Continuing education and communication among Anesthesia and the entire OR team, along with implementation of fire prevention protocols in high-fire-risk procedures, may reduce the occurrence of surgical fires. Recognition of the fire triad, particularly the critical role of supplemental oxygen by an open delivery system during electrocautery use, is crucial to prevent OR fires. Careful coordination and continuous training for all attending healthcare professionals are required to minimize the possibility of this potentially fatal event. Because surgical fires may occur in a variety of locations throughout the hospital, it is important that several departments be actively involved in training: anesthesiology, surgery, surgical services, nursing, labor and delivery, facilities management, and the safety department.

  [1] Clarke, John R, Bruley, Mark E., Surgical Fires: Trends Associated with Prevention Efforts (Pa Patient Saf Advis 2012 Dec;9[4]:130-5.)

 

[2] Citing ECRI Institute website, Surgical Fire Prevention, https://www.ecri.org/Accident_Investigation/Pages/Surgical-Fire-Prevention.aspx; accessed July 28, 2015

 

[3] Practice Advisory for the Prevention and Management of Operating Room Fires, Anesthesiology 2013; 118:00—00, file: doi: C:/Users/gsamaritan.MAGNT/Downloads/practice-advisory-for-the-prevention-and-management-of-operating-room-fires.pdf, accessed July 28, 2015

 

[4] Anesthesia Patient Safety Foundation; PREVENTION AND MANAGEMENT OF OPERATING ROOM FIRES, Fire Safety Video: http://www.apsf.org/resources/fire-safety/ Accessed July 28, 2015

 

[5] FDA Safety Communication, Preventing Surgical Fires: Date Issued October 13, 2011, Available at 28, 2015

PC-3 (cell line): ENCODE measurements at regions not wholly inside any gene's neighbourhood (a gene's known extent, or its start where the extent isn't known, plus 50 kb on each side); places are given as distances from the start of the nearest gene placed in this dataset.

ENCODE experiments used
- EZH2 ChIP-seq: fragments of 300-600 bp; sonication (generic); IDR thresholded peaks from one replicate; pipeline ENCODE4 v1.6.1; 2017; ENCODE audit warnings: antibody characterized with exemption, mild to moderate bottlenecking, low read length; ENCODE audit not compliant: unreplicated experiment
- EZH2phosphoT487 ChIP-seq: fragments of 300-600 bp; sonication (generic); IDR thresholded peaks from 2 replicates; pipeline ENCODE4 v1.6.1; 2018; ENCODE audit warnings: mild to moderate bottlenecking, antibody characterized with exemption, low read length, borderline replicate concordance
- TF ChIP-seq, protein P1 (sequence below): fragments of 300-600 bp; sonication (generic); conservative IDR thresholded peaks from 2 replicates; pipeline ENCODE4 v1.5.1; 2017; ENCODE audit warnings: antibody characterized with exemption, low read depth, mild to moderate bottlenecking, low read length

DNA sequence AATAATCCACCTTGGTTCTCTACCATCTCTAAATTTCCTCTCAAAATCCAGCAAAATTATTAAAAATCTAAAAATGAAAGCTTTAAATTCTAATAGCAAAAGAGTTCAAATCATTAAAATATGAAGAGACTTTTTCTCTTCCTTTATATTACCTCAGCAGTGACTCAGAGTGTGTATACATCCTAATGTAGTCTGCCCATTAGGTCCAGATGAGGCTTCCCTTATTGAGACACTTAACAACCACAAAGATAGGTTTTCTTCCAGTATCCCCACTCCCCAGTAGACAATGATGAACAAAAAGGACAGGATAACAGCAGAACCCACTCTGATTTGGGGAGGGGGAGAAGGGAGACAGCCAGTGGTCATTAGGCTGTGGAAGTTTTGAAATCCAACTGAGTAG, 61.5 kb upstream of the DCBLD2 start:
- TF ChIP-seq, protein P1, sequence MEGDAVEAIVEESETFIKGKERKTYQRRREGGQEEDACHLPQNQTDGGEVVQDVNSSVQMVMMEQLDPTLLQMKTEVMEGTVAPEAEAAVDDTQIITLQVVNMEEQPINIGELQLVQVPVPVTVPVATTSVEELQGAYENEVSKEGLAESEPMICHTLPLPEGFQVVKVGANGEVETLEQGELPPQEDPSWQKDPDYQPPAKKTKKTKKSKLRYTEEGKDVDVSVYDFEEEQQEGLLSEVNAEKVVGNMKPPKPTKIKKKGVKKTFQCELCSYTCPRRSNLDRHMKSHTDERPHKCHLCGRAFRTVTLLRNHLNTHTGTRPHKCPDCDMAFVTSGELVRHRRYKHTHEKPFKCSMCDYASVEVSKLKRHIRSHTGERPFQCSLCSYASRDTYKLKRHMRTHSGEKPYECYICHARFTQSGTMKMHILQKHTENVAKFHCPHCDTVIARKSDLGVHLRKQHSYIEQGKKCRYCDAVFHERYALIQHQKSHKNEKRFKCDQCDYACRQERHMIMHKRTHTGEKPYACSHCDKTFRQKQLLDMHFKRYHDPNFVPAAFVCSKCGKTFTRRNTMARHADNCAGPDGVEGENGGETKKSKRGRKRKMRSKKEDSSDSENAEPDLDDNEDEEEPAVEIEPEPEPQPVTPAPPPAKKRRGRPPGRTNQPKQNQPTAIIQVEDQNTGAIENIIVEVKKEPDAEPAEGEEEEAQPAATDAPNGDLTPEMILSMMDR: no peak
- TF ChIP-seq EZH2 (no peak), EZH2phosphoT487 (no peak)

[6] Mehta, SP, Bhananker, SM, Posner, KL, Domino, KB Operating room fires: A closed claims analysis, Anesthesiology. (2013). 118 1133-9 [Article] [Pub Med]

 

  1. Surgical Fire Risk Assessment, Christian Care Health System, http://www.christianacare.org/fireriskassessment; accessed July 28, 2015

 

 

  1. Citing The WHO Surgical Safety Checklist and Implementation Manual, www.who.int/patientsafety/safesurgery/ss_checklist/en/ accessed July 28, 2015

[9] Citing the U.S. Food and Drug Administration website, http://www.fda.gov/Drugs/DrugSafety/SafeUseInitiative/PreventingSurgicalFires/ucm270636.htm

Recommendations for Healthcare Professionals on Preventing Surgical Fires, Updated 2015, Accessed, July 28, 2015.

 

[10] Practice Advisory for the Prevention and Management of Operating Room Fires, Anesthesiology 2013; 118:00—00, file: doi: C:/Users/gsamaritan.MAGNT/Downloads/practice-advisory-for-the-prevention-and-management-of-operating-room-fires.pdf, accessed July 28, 2015

Other Related Information:

CMS website, https://www.cms.gov/Medicare/Provider-Enrollment-and-Certification/SurveyCertificationGenInfo/Downloads/Survey-and-Cert-Letter-15-22.pd Revised Guidance Related to New & Revised Regulations for Hospitals, Ambulatory Surgical Centers (ASCs), Rural Health Clinics (RHCs) and Federally Qualified Health Centers (FQHCs), §416.42 Condition for Coverage: Surgical Services, Alcohol-Based Skin Preparations, Updated January 30, 2015, Accessed July 28, 2015

 

The information presented in this Advisory is intended as general information of interest to physicians and other healthcare professionals. The recommendations and advice published herein do not reflect or establish a standard of care and do not establish rules for the practice of medicine. The publication of this information is not intended as an offer to insure such conditions or exposures, or to indicate that MAG Mutual Insurance

Company will underwrite such risks for the reader. Our liability is limited to the specific written terms and conditions of actual insurance policies issued.

Disclaimer

The information provided in this resource does not constitute legal, medical or any other professional advice, nor does it establish a standard of care. This resource has been created as an aid to you in your practice. The ultimate decision on how to use the information provided rests solely with you, the PolicyOwner.

Footnotes